I am a Professor of Innovation & Digitalization at the Technical University of Munich (TUM), School of Management, Campus Heilbronn.
I am a researcher in the field of information systems. My research interests cover the economics of information systems, especially competition in digital markets, measuring digital transformation progress, and estimating the value created by digital technologies. As part of this, I am interested in data analytics, particularly scraping massive web data and using state-of-the-art econometric methods for causal inference.
My research has been published in leading scientific journals, including Management Science, Information Systems Research, and Journal of Operations Management. It is funded by several organizations, including the European Research Council (ERC Starting Grant) and the German Research Foundation (DFG), and has received several awards, including the INFORMS Information Systems Research Best Paper of the Year Award. I regularly serve as reviewer for leading scientific journals as well as organizations, including Management Science, the German Research Foundation (DFG) or the German-American Fulbright Commission, as Associate Editor for Business and Information Systems Engineering (BISE), and as expert for the media and organizations, including Handelsblatt, ZEIT and acatech.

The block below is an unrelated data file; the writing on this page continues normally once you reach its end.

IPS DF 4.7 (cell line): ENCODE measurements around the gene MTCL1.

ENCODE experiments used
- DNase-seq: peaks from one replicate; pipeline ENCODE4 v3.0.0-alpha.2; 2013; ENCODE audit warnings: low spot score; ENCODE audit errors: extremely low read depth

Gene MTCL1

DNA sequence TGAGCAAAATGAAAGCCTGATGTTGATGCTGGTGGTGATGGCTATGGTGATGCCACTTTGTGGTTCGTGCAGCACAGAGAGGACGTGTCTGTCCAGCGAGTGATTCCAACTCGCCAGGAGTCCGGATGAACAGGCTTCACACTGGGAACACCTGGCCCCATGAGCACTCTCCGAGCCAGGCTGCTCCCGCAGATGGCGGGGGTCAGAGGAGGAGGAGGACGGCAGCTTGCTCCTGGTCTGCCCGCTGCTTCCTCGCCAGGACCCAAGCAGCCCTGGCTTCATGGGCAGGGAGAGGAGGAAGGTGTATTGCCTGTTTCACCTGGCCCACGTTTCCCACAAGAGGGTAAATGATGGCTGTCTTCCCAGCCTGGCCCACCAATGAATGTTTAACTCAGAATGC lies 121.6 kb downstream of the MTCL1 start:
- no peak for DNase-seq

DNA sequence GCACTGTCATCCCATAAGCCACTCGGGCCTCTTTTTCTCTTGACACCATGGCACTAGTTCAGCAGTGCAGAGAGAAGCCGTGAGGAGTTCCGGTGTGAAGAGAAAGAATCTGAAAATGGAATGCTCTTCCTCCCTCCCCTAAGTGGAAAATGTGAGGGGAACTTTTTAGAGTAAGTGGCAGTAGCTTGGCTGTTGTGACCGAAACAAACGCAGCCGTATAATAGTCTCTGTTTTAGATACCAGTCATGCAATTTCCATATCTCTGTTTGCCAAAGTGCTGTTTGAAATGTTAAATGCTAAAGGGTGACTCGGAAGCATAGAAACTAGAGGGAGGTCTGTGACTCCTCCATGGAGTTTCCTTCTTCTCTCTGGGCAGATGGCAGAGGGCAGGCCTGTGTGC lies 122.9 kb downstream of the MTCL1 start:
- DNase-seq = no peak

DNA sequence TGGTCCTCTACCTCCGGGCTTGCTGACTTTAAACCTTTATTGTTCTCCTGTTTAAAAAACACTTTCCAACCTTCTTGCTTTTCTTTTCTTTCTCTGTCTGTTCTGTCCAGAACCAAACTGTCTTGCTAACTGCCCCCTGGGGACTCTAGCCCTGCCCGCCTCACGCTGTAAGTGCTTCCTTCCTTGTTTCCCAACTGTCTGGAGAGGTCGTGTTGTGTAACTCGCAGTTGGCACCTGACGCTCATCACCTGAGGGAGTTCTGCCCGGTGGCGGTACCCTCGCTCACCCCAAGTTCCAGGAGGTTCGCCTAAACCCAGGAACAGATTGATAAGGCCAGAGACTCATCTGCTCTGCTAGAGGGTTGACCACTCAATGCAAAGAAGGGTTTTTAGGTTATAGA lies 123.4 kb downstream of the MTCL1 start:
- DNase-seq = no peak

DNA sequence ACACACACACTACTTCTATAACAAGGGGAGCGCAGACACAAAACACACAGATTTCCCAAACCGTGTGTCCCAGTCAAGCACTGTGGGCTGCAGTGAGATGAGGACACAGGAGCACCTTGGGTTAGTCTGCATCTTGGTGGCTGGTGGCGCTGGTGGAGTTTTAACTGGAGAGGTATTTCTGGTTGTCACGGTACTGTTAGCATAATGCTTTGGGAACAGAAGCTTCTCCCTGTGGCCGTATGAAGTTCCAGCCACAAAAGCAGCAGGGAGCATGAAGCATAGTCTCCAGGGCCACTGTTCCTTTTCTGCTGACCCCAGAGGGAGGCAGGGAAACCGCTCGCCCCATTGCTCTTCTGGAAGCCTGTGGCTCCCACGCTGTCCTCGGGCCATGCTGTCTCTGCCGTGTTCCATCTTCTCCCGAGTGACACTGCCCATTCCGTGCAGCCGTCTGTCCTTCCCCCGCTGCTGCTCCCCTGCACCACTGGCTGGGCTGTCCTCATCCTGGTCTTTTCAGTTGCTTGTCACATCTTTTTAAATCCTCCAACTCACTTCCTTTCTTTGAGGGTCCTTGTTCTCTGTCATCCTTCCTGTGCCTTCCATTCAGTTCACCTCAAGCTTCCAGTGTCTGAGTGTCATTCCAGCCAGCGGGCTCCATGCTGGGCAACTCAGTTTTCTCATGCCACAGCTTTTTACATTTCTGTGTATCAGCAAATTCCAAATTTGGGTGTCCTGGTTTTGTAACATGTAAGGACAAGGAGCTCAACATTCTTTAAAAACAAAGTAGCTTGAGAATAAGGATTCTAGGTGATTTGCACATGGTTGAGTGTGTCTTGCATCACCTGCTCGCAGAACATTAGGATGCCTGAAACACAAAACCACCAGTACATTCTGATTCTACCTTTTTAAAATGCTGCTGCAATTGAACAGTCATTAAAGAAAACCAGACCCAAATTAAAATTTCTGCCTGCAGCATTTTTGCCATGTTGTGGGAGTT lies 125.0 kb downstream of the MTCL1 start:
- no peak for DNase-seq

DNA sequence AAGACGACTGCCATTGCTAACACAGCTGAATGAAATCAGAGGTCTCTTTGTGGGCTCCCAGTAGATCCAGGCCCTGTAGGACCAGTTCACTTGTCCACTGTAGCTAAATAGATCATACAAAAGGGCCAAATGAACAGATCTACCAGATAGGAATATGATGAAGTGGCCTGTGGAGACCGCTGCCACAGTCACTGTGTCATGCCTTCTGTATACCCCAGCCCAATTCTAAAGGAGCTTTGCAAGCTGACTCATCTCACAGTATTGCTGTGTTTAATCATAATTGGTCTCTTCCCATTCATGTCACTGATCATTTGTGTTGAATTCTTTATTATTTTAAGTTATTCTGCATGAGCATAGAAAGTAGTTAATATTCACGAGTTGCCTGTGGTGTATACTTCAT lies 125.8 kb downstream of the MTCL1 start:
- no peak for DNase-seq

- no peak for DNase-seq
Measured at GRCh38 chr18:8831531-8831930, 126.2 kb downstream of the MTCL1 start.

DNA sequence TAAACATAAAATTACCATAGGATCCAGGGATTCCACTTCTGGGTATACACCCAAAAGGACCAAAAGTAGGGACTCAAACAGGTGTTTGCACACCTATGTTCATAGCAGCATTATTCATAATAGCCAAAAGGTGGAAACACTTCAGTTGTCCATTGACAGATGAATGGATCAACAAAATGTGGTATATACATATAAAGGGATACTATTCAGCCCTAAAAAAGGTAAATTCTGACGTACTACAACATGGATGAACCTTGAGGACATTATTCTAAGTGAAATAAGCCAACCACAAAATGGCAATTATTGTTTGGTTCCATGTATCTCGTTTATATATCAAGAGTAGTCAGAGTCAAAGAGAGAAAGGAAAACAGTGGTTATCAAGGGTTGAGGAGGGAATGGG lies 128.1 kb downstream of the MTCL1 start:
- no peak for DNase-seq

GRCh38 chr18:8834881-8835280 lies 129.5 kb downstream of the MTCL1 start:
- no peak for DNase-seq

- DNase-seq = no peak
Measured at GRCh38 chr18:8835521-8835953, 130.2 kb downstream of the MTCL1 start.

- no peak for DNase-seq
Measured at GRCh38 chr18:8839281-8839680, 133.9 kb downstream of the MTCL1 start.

My academic career started at the University of Mannheim, where I studied Wirtschaftsinformatik / Information Systems (B.Sc. 2011, M.Sc. 2013). I continued for a PhD at the University of Mannheim, first by completing the graduate program at the Graduate School of Economic and Social Sciences (GESS) and then working as a research assistant at the Chair of General Management and Information Systems (Prof. Armin Heinzl) as well as the software company SAP. I graduated in 2017 with a Dr. rer. pol. (business), and stayed for two more years at the University of Mannheim as Habilitand. In 2019, I joined the Technical University of Munich as a Tenure-Track Professor, and I received tenure in 2023. As of 2023, I am also a Visiting Research Fellow at the University of Oxford, Oxford Internet Institute.
Digital markets are an integral part of the global economy.
Digital markets leverage digital technologies, primarily the Internet, to facilitate the exchange of goods, services, or information (content). Examples of digital markets are app stores (e.g., Apple App Store), social media (e.g., Instagram), search engines (e.g., Google), video content (e.g., YouTube), rides (e.g., Uber), or e-commerce (e.g., Amazon).